It’s been a busy couple of months, but it’s finally the last week of classes here. My last class is on Friday, and then I’m free for a whole month before the exam session begins. Even though it’s been a long time, this semester seems to have flown by. In less than two months I’ll be going back to the States, leaving Edinburgh – the city which has become my home. It feels weird, being around students who are only halfway through their time abroad, while I am at the end of my time. They feel like they have a lot of time, and I’m wondering where it’s gone. I start a three-week backpacking trip on Saturday, and I know the time then will go even faster. Even though I’m ready to come home in a lot of ways, I still want time to slow down. I want to remember each day, and savor it because I know that every day brings a new experience. Even if I watch that experience through my window because it’s pouring rain and I can’t be bothered to go grocery shopping.
I suppose that’s what they don’t tell you about studying abroad for a year. I suppose you get the feeling a bit during one semester, but for a year it’s definitely true. Living abroad gets to be…routine. It’s not all jetsetting and seeing sites every weekend. It’s going to class, watching Netflix, grocery shopping, cooking, doing laundry, complaining about the weather. All the things that you know you have to do, but seem like you shouldn’t have to do because you’re abroad and you’re here for the experience, not to do laundry. And all the classes that seemed so exciting at first become work, and suddenly you can’t take a trip to London because you have a paper due the week you want to go. All the things that are fun and new the first two months are the same things that seem normal and routine by month six. Walking through Old Town is still beautiful, but I don’t feel the need to stop and take pictures, or linger in front of the old buildings, and I forget to appreciate the city I’m in and things I’m getting to do. But then I remember, and everything becomes new and special again. It becomes an experience again.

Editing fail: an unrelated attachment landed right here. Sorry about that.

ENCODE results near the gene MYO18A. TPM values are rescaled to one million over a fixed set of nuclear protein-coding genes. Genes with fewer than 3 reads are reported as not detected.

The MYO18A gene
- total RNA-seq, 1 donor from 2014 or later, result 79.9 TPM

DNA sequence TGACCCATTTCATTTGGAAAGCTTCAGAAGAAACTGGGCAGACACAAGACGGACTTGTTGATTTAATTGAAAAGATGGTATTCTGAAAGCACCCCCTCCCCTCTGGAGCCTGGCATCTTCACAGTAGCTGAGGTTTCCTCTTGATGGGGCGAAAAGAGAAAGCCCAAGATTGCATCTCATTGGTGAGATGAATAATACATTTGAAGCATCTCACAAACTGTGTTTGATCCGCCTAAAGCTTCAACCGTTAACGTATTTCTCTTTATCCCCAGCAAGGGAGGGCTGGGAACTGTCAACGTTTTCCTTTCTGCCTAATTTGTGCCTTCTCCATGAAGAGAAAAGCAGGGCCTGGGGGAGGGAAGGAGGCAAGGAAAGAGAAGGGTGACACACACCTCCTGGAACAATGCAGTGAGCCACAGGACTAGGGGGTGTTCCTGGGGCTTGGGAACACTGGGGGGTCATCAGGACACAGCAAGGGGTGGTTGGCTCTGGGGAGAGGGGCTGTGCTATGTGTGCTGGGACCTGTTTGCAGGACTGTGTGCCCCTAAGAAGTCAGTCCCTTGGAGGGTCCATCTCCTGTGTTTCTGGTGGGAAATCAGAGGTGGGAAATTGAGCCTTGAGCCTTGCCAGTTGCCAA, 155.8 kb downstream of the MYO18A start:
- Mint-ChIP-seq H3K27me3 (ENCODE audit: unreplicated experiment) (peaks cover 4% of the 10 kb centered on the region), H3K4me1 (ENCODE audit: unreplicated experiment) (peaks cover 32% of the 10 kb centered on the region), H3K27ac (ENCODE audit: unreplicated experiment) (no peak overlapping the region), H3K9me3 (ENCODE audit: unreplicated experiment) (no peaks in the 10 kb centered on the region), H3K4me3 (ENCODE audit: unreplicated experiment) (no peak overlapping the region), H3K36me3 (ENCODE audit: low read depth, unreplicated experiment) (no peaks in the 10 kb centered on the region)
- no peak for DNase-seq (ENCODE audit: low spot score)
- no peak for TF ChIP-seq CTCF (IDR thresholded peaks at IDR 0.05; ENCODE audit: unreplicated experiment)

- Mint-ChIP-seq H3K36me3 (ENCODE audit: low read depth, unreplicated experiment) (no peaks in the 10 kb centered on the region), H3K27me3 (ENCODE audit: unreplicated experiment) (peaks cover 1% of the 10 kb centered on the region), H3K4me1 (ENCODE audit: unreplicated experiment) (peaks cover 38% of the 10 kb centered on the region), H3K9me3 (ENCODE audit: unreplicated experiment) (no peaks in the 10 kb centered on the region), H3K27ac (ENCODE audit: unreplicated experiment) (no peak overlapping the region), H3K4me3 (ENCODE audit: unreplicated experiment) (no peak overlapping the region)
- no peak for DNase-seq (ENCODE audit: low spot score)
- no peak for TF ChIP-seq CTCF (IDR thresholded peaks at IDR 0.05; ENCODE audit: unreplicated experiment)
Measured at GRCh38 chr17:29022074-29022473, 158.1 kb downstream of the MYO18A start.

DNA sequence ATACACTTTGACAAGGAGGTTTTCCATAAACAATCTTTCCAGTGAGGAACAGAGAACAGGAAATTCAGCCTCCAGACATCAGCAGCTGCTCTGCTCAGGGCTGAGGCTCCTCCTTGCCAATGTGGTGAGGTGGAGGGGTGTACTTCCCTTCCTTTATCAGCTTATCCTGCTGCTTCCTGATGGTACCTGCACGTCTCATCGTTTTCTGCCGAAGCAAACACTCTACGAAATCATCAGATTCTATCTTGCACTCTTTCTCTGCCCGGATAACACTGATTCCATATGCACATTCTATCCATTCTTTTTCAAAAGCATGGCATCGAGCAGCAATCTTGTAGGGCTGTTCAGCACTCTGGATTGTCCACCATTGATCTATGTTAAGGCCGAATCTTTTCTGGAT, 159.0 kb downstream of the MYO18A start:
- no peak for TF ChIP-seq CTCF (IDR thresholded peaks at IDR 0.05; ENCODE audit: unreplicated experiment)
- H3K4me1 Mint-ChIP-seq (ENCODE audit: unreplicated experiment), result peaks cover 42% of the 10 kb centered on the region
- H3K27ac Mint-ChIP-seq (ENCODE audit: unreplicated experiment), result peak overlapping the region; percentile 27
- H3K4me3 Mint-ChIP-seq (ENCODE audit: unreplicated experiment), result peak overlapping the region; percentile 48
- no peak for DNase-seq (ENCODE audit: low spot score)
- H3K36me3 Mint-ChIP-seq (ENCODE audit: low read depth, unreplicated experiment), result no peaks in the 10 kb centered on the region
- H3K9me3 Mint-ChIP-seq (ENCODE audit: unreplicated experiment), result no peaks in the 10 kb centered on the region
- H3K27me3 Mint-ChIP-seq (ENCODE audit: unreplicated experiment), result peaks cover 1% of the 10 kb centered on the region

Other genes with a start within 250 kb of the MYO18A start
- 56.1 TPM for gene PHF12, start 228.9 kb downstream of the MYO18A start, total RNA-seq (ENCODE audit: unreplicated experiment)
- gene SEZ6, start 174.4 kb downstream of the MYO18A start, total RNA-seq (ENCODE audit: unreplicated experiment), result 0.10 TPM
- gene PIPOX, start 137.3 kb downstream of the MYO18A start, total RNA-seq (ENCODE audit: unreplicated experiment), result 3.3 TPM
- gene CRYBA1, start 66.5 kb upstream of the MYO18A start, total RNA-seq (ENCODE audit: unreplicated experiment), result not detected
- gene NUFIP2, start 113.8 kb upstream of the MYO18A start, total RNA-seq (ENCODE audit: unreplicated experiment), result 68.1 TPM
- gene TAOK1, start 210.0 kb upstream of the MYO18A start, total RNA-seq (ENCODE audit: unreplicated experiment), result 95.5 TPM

I recently took a trip to the Isle of Skye, and I was reminded of why I chose to study abroad in Scotland. It’s an amazing country, but in the winter it’s cold, and dark, and a bit colorless. Everything is brown and gray and cold and wet. Not that the Isle of Skye was warm, but it’s one of those places that really is magical any time of year. It’s out on the west coast of Scotland, connected to the mainland by a bridge. Despite being an island, it’s still part of the Highlands, and the mountains are proof of that – they hardly look like they belong in Scotland at all. I was only there for a weekend, but in that time I was able to see a lot of the island, and it’s easy to see why Skye is such a popular tourist destination. There is a lot of hiking, and there are some really scenic drives along the coast. There are little hidden places, like one called the Faerie Glen, that are gems in the countryside. Even with the landscape still in the drab winter colors of olive green, brown, and gray, it was stunning. The mountains even still had snow on them. It’s a place that I can imagine going back to more than once. There’s so much to explore, even though the island isn’t that big. Even Portree, the main town on Skye, is charming.
My most recent trip was to Copenhagen, which was an amazing experience. It’s so different from any other European city, with a surprising amount of bikes. According to the Danish girl I stayed with, there are more bikes than people. Besides the usual tourist stops, I also visited Christiania, which is an old military base that was taken over by hippies and has become an independent commune tolerated by the government. No one there pays taxes, but no new supplies to build are ever brought in, and there is an application process to live there. It’s most famous for its ‘Green Light District’ (no photos allowed), but it’s so much more than that. It’s a place where people live – there are children growing up there. It’s amazing what the residents have created. A place unlike any other. And the attitude is best summed up by the words on the back of the welcoming sign, seen as you leave Christiania: ‘Now entering the EU.’
It’s been a whirlwind couple of months, and it’s only going to get busier, with traveling and exams eating up the rest of my time here in Edinburgh. But it’s been a great ride so far, and I’m looking forward to a great last two months.